Lifting the nuclear ban could boost NSW’s economy: Commissioner


A report from the New South Wales (NSW) Productivity Commission proposes to ease restrictions on nuclear energy to boost the state’s economic prosperity.

May 31 White paperProvided a list of recommendations to the NSW Government to improve productivity in Australia’s largest state, entitled “Restarting the Economy.” This includes lifting Australia’s national nuclear energy ban to allow the use of small-scale nuclear reactors.

Nuclear power is banned under the 1998 Australian Radiation Protection and Nuclear Safety Act (ARPANS), And the 1999 Environmental Protection and Biodiversity Conservation Act (EPBC).

The proposed technology, known as the Small Modular Reactor (SMR), is currently being developed in the United States, and NuScale at the forefront was the first company to receive design approval from the US Nuclear Regulatory Commission.

Large reactors typically maintain an output of about 1,000 megawatts (MW), but fairly small SMRs typically produce less than 300 MW.

The Epoch Times
An artist’s representation of a NuScale Power small modular reactor plant. (New scale)

The report suggested that small reactors provide a safer, more economically feasible alternative to traditional large reactors and enable potential investment from the private sector.

“High fixed costs and long delivery times [conventional] Reactors tend to be infeasible for retail investors. “” Existing reactors are delivered by state-owned or regulated monopolies, with consumers and taxpayers taking some of the risk. “

SMR, on the other hand, promises modular design. This means that all components of the facility can be pre-manufactured in a specialized facility and assembled on-site, significantly reducing construction costs.

“The small size of the finished module allows us to ship components via the transportation of traditional large objects such as trucks, railroads and barges,” NuScale said. website..

Australia is also the world’s third largest producer of uranium ore, owning about one-third of the world’s uranium resources and reducing operating costs by avoiding the need to import resources from abroad.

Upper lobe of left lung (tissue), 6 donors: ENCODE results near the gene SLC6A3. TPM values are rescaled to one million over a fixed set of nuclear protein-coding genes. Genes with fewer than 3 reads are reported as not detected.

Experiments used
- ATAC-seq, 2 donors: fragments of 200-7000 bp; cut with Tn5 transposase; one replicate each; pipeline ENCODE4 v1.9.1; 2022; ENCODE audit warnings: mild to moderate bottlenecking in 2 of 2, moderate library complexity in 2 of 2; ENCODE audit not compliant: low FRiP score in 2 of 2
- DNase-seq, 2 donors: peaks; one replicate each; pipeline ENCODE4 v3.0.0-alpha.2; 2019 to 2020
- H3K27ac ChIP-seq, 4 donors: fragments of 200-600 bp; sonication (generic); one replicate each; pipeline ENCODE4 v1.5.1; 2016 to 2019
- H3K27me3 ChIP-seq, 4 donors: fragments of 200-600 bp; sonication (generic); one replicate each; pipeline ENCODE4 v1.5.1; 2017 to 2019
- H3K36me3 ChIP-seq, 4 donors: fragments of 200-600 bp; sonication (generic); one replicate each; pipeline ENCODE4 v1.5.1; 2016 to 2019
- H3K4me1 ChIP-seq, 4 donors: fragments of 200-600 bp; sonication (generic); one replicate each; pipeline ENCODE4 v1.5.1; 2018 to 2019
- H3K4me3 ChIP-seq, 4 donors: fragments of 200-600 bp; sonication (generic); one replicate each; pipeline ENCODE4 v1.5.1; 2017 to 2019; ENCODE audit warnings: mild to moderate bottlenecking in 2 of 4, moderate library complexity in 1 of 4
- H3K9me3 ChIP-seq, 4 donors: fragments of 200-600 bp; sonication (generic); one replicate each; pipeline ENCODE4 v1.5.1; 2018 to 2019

However, the proposal faces criticism from anti-nuclear movement groups, including the Australian Conservation Foundation (ACF), which says SMR technology has not been proven.

“This is not a new technology. Small modular reactors have been around for decades,” ACF’s Dave Sweeney told The Epoch Times. “This technology has existed for decades but has not been applied or developed commercially.”

Currently, private sector SMR projects are not complete, and many countries are delaying or over-budgeting projects funded by them. NuScale’s first under-development project was also delayed by three years to 2030.

Estimates of the cost of capital for SMR systems are very different. New scale It reports an estimated cost to set up a system of $ 4,600 per kilowatt. This is cheaper than regular nuclear power. CSIRO It’s a fairly expensive quote, over $ 16,000 per kilowatt.

Sweeney said focus and investment should shift to energy sources such as wind and solar, not unproven technologies.

“SMR is a dangerous distraction,” Sweeney said. “It will open the door to large-scale public subsidies for unproven and unsuccessful technologies.”

Concerns about nuclear energy have increased after the meltdown of Chernobyl and, more recently, the Fukushima Daiichi nuclear power plant.

The SMR claims increased safety, and the reduced chance of catastrophic failure is due to the failsafe mechanism.

The Epoch Times
NuScale Power Operations Supervisor Ryan Flamand (L) and Oregon State University (OSU) Radiation Center Director Steve Reese (R) at OSU’s new E2 Center. (New scale power)

“When needed, NuScale’s SMR automatically shuts down and self-cools indefinitely. No operator intervention is required, no additional water, no AC or DC power,” NuScale said. Shut down.

The report is also a key factor leading to a meltdown at the Fukushima nuclear power plant, eliminating the need to build facilities near large water sources due to reduced reactor size and water needs. It states that it will reduce the possibility of flooding.

The NSW provincial government sees nuclear power as a means of reducing emissions as part of its plan to achieve net zero by 2050.

Fission, the main process behind nuclear energy production, does not emit carbon dioxide, but the problem of nuclear waste disposal remains. Currently, Australia does not have a facility to store radioactive by-products.

Concerns about the stability of New South Wales’ power grid, even after several power outages were forced after the country’s largest aluminum smelter surged 18,000% in energy prices last month due to the shutdown of a coal-fired power plant. Raised.

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